Melville made a huge splash, but his critics left barely a ripple
CHICAGO -- There's no end to the awfulness we heap upon artists -- it happens to the best of them.
Beethoven himself was panned by John Ruskin -- one of the Victorian era's most famous art critics -- as composing music that "always sounds to me like the upsettings of bags of nails, with here and there an also dropped hammer."
Claude Monet's impressionist masterpiece "Sunrise" was trashed by French art critic Louis Leroy thusly: "A preliminary drawing for a wallpaper pattern is more finished than this seascape."
Look to the story of nearly any genius, trailblazer, big thinker or revolutionary and you're likely to find a number of people gleefully ripping their work, and their very intellect and character, to shreds.
It was no different for the master of the meticulously detailed "Moby-Dick," according to the exhibit "Melville: Finding America At Sea," at the Newberry Library in Chicago. The show details Herman Melville's failure to rise as a member in good standing of America's literary canon -- during his own lifetime, of course.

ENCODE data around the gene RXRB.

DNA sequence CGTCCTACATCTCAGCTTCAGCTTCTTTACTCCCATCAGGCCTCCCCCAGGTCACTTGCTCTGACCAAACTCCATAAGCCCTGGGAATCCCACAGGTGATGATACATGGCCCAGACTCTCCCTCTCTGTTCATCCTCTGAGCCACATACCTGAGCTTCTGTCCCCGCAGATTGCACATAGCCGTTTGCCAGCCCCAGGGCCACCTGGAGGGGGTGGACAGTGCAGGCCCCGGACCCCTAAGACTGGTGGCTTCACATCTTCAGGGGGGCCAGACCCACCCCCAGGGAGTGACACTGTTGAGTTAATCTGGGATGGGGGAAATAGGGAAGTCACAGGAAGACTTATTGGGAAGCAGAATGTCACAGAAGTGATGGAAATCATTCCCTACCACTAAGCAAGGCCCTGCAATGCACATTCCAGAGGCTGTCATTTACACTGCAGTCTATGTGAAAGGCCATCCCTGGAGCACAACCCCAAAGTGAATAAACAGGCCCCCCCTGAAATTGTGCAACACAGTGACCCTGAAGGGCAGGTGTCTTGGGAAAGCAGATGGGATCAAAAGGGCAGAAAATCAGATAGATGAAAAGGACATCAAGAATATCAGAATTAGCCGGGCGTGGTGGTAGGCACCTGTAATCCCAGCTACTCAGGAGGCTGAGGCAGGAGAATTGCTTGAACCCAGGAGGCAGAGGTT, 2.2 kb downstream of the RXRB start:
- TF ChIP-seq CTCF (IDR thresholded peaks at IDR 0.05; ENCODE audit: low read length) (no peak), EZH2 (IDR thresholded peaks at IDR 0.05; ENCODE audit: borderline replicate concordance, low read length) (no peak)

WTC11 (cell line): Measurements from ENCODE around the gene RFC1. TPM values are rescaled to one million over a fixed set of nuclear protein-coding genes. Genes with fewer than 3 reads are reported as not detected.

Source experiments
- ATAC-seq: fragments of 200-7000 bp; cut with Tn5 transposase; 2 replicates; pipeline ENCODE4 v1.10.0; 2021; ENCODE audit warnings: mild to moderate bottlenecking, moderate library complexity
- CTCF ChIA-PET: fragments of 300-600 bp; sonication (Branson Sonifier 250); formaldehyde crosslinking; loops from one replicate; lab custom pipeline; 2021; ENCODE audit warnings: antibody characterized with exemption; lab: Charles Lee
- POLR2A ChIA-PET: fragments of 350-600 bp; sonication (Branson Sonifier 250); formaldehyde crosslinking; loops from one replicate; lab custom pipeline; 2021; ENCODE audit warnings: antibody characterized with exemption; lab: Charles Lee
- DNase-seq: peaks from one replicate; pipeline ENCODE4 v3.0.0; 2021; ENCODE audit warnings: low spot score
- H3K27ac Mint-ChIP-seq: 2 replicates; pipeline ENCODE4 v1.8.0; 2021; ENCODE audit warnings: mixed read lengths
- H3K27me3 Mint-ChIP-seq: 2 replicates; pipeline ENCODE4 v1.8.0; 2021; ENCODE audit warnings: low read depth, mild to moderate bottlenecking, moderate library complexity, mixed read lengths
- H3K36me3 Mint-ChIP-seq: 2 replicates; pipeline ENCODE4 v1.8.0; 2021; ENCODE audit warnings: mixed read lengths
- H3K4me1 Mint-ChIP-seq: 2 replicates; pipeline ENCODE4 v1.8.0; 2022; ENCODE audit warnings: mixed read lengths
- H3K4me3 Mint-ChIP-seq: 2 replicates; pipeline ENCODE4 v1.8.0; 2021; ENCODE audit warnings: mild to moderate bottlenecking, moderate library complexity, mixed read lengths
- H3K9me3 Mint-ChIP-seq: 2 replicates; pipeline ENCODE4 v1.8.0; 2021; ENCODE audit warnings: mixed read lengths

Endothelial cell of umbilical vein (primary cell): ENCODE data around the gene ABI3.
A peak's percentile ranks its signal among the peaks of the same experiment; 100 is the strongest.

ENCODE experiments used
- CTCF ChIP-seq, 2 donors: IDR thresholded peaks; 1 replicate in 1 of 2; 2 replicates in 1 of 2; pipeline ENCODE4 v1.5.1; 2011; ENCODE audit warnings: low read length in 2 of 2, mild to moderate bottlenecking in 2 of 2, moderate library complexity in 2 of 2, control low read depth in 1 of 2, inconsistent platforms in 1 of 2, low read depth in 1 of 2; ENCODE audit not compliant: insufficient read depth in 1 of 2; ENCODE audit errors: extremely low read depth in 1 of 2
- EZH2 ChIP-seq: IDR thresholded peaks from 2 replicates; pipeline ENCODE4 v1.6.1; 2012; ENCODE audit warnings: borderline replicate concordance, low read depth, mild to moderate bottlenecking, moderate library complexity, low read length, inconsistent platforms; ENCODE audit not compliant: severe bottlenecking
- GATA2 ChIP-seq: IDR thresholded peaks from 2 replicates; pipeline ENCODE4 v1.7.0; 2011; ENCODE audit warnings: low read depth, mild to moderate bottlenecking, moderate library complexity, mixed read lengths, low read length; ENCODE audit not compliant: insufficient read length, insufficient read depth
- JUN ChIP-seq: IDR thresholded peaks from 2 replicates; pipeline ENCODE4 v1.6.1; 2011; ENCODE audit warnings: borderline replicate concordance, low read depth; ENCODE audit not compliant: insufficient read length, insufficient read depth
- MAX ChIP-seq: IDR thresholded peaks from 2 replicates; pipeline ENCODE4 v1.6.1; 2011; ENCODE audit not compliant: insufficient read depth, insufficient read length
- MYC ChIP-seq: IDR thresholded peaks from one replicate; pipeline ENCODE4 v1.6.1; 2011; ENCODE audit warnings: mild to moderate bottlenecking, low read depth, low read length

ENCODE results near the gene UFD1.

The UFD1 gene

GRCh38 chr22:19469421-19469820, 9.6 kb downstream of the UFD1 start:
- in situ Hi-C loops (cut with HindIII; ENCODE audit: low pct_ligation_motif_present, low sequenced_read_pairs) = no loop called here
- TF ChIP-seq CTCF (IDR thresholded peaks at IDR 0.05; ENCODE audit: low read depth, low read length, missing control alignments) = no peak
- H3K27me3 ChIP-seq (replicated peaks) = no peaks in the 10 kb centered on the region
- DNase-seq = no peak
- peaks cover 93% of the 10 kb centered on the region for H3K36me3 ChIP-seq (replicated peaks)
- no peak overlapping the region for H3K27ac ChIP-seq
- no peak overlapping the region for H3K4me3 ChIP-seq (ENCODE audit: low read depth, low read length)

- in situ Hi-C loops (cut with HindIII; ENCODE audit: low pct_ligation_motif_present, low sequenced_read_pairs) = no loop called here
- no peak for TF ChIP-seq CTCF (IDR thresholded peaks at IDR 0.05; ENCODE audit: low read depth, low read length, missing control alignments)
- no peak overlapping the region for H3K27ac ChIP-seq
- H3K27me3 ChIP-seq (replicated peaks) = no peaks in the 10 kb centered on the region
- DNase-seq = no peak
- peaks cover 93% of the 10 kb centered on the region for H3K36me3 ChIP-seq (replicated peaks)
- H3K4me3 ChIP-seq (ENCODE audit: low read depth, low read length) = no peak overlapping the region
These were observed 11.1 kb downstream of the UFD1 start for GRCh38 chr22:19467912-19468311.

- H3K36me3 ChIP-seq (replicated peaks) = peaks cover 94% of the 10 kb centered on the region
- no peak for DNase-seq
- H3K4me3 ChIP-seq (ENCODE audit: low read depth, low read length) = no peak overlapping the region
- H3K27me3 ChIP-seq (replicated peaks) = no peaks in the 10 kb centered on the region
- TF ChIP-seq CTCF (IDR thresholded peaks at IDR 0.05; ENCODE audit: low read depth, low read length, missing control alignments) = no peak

Melville was born a little over a year before an American whaling ship named "The Essex" was taken down by a giant whale in 1820. As a young man, Melville worked as a clerk, farmhand and teacher before setting off for his first sea voyage on a merchant ship.
On his travels, most people will be surprised to know, Melville became something of a political progressive during a time in which rich white people routinely landed on small islands and declared them the property of one or another empire.
Melville's first two books, "Typee: A Peep at Polynesian Life" and "Omoo: A Narrative of Adventures in the South Seas," stirred controversy -- and not just for including details that had been swiped from source materials other than the author's own experiences.
His perspective was alarming to the establishment because "Melville criticized the Protestant missionaries in the islands for treating the Polynesians as menial servants and acting as agents of colonialism, introducing greed and the worst kinds of vice from their home countries and imposing moral standards with little regard for local practices," according to the exhibit, composed by Will Hansen, the Newberry's Curator of Americana. "Reviewers in religious periodicals took great exception, and the controversy set the pattern for Melville's reception as a somewhat dangerous author for pious readers."
Things only devolved from there. "Moby-Dick" didn't do well. It was neither a critical darling in the United Kingdom, where it was first published, nor a big moneymaker in the U.S.